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people that shower whereof the Scripture speaketh, 'Pluet super eos laqueos ; '16 for penal laws pressed, 17 are a shower of snares upon the people: therefore let penal laws, if they have been sleepers of long, 18 or if they be grown unfit for the present time, be by wise Judges confined in the execution :

‘Judicis officium est, ut res, ita tempora rerum,' etc. 1 In causes of life and death, Judges ought (as far as the law permitteth) in justice to remember mercy, and to cast a severe eye upon the example, but a merciful eye upon

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the person.

Secondly, for the Advocates and Counsel that plead. Patience and gravity of hearing is an essential part of justice; and an overspeaking 20 Judge is no well-tuned cymbal. It is no grace to a Judge first to find that which he might have heard in due time from the Bar; or to show quickness of conceit in cutting off evidence or counsel too short, or to prevent information by questions, though pertinent. The parts of a Judge in hearing are four: to direct the evidence; to moderate length, repetition, or impertinency of speech; to recapitulate, select, and collate the material points of that which hath been said ; and to give the Rule, or Sentence. Whatsoever is above these is too much, and proceedeth either of glory, 21 and willingness 22 to speak, or of impatience to hear, or of shortness of memory, or of want of a staid and equal 23 attention. It is a strange thing to see that the boldness of Advocates should prevail with Judges; whereas they should imitate God, in Whose seat they sit, Who represseth the presumptuous, and giveth grace to the modest : 24 but it is more strange, that Judges should have noted 25 favourites, which cannot but cause multiplication of fees, and suspicion of by-ways.26 There is due from the Judge to the Advocate some commendation and gracing, where causes are well handled and fair pleaded, especially towards the side which obtaineth 27 not; for that upholds in the Client the reputation of his Counsel, and beats down in him the conceit of his

cause. 28

There is likewise due to the public a civil reprehension of Advocates, where there appeareth cunning counsel, gross neglect, slight information, indiscreet pressing, or an over-bold defence; and let not the Counsel at the Bar chop 29 with the Judge, nor wind himself into the handling of the cause anew after the Judge hath declared his sentence; but, on the other side, let not the Judge meet the cause half-way, nor give occasion to the party to say, his Counsel or proofs were not heard.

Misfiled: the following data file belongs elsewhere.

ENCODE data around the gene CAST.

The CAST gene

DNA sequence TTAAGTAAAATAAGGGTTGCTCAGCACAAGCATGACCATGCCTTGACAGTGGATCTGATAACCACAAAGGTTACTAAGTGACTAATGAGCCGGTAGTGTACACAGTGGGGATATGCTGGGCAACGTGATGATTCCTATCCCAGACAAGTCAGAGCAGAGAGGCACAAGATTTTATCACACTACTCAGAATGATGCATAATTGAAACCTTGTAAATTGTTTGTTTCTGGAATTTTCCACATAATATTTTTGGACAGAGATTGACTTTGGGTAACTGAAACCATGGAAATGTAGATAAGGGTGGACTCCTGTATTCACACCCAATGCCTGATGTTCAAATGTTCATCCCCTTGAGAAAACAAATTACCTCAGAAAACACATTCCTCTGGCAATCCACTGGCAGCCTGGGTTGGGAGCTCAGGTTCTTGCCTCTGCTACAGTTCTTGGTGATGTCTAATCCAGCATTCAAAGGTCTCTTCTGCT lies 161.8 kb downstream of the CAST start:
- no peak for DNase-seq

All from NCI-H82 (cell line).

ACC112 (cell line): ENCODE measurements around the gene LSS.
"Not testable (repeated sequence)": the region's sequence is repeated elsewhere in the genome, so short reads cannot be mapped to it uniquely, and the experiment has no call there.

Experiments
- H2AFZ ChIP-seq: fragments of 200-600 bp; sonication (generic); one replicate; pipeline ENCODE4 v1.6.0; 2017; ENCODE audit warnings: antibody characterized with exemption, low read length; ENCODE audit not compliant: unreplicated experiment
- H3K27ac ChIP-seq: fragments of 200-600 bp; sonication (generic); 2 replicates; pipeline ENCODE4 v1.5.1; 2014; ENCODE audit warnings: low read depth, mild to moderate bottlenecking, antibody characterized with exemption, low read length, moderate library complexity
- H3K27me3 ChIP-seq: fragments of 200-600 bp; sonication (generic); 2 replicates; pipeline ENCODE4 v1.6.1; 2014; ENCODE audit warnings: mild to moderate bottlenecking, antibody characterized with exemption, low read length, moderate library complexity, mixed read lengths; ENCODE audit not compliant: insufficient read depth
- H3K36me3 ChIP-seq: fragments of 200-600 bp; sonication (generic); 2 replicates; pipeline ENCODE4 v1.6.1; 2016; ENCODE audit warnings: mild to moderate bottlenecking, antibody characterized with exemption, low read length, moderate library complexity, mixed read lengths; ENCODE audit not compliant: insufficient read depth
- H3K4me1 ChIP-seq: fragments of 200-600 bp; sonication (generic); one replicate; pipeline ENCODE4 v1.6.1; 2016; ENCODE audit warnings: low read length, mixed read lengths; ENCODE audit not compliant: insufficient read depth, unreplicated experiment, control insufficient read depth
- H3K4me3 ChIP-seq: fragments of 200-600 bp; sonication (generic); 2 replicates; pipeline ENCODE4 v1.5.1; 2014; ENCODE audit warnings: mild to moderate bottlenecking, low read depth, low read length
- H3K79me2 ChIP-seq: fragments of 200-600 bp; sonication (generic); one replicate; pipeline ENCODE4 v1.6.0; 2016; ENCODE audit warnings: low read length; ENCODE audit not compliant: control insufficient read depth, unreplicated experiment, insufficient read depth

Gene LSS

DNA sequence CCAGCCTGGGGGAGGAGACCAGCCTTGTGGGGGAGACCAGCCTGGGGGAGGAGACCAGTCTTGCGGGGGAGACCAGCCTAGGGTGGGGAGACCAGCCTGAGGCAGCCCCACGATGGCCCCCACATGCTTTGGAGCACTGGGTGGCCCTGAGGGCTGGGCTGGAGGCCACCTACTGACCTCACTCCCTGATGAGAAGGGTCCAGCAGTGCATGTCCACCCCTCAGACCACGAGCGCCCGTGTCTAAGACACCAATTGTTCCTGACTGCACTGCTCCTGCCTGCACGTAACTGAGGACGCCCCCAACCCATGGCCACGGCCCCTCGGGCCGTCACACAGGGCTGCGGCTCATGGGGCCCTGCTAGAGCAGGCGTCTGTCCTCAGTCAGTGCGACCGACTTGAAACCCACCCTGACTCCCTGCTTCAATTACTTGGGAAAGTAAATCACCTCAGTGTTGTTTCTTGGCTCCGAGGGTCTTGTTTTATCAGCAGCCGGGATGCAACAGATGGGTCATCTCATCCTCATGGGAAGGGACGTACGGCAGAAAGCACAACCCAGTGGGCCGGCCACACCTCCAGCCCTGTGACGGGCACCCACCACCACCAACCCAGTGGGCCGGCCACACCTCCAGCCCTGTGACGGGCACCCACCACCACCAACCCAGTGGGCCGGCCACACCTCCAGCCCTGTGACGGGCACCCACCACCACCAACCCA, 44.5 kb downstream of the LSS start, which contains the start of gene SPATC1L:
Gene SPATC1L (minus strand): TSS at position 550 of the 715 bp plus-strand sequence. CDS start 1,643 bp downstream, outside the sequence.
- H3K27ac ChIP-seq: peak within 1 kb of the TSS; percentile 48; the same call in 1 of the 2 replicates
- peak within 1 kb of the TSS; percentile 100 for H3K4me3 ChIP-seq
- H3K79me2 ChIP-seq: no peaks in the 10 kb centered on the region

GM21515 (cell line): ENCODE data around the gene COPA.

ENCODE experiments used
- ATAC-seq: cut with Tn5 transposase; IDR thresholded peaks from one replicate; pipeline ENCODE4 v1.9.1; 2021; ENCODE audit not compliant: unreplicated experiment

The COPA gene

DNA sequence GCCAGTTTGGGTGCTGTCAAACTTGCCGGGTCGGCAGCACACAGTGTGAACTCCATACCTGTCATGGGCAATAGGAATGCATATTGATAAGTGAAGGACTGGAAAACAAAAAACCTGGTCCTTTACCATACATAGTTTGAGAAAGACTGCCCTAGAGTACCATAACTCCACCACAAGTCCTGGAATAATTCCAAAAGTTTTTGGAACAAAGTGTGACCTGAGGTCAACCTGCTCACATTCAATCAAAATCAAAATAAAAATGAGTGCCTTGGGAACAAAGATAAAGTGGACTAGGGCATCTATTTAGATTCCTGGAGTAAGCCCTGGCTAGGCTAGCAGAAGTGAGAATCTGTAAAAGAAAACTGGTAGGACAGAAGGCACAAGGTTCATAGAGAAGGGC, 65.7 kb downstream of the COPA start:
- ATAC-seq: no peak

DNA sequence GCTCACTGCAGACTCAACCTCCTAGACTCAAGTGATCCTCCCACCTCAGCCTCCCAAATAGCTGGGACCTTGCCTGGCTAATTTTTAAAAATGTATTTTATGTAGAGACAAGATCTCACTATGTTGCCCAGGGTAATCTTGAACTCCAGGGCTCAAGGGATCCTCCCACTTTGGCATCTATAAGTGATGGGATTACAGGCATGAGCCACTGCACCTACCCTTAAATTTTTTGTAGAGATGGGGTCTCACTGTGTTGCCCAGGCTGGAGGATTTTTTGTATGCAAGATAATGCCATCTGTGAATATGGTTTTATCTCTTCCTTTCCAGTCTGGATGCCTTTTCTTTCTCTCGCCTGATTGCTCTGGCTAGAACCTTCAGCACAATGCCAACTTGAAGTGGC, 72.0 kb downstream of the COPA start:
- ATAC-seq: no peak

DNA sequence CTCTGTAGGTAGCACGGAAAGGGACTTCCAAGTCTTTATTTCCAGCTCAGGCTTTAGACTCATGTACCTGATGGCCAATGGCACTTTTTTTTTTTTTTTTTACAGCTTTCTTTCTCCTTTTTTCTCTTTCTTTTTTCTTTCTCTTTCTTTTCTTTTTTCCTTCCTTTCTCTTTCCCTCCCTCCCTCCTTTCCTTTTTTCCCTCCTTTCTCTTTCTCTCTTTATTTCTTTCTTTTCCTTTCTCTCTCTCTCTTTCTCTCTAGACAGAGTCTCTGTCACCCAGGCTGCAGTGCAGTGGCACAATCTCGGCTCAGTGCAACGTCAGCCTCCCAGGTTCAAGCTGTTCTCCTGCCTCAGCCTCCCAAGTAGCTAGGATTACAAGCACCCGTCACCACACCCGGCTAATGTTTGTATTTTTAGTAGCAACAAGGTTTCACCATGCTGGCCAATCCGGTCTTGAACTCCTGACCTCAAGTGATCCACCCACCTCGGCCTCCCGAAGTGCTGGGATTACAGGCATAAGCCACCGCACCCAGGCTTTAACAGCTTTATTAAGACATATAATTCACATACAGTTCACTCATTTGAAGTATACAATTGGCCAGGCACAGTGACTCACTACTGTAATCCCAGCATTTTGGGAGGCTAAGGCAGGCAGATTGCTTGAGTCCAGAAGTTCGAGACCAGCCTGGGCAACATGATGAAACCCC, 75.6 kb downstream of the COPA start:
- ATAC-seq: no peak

Thirdly, for that that concerns Clerks and Ministers. The place of Justice is a hallowed place; and therefore not only the Bench but the foot-pace and precincts, and purprise 30 thereof ought to be preserved without scandal and corruption; for, certainly, 'Grapes (as the Scripture saith) will not be gathered of thorns or thistles ;'31 neither can Justice yield her fruit with sweetness amongst the briars and brambles of catching 32 and polling 33 Clerks and Ministers. The attendance of Courts is subject to four bad instruments: first, certain persons that are sowers of suits, which make the Court swell, and the country pine: the second sort is of those that engage Courts in quarrels of jurisdiction,34 and are not truly amici curia, but parasiti curia,85 in puffing a Court up beyond her bounds for their own scraps and advantage : the third sort is of those that may be accounted the left hands of Courts; persons that are full of nimble and sinister tricks and shifts, whereby they pervert the plain and direct courses of Courts, and bring justice into oblique lines and labyrinths: and the fourth is the Poller and exacter of fees : which justifies the common resemblance of the Courts of justice to the bush; whereunto while the sheep flies for defence in weather, 36 he is sure to lose part of his fleece. On the other side, an ancient Clerk, skilful in precedents, wary in proceeding, and understanding in the business of the Court, is an excellent finger of a Court, and doth many times point the way to the Judge himself.

Fourthly, for that which may concern the Sovereign and Estate. Judges ought, above all, to remember the conclusion of the Roman Twelve Tables, Salus populi suprema lex ;'37 and to know that laws, except they be in order to that end, 38 are but things captious, and oracles not well inspired : therefore it is a happy thing in a state, when Kings and States do often consult with Judges, and again, when Judges do often consult with the King and State : the one, when there is matter of law intervenient in 39 business of state ; the other, when there is some consideration of state intervenient in matter of law; for many times the things deduced to judgment may be meum and tuum,40 when the reason and consequence thereof may trench to point of Estate: I call matter of Estate, not only the parts of sovereignty, but whatsoever introducethany great alteration, or dangerous precedent; or concerneth manifestly any great portion of people : and let no man weakly conceive that just laws and true policy have any antipathy; for they are like the spirits and sinews, that41 one moves with the other. Let Judges also remember, that Salomon's throne was supported by lions 42 on both sides : let them be lions, but yet lions under the throne: being circumspect that they do not check or oppose any points of sovereignty. Let not Judges also be so ignorant of their own right, as to think there is not left to them, as a principal part of their office, a wise use and application of laws; for they may remember what the apostle saith of a greater law than theirs : 'Nos scimus quia lex bona est, modo quis utatur legitime.' 43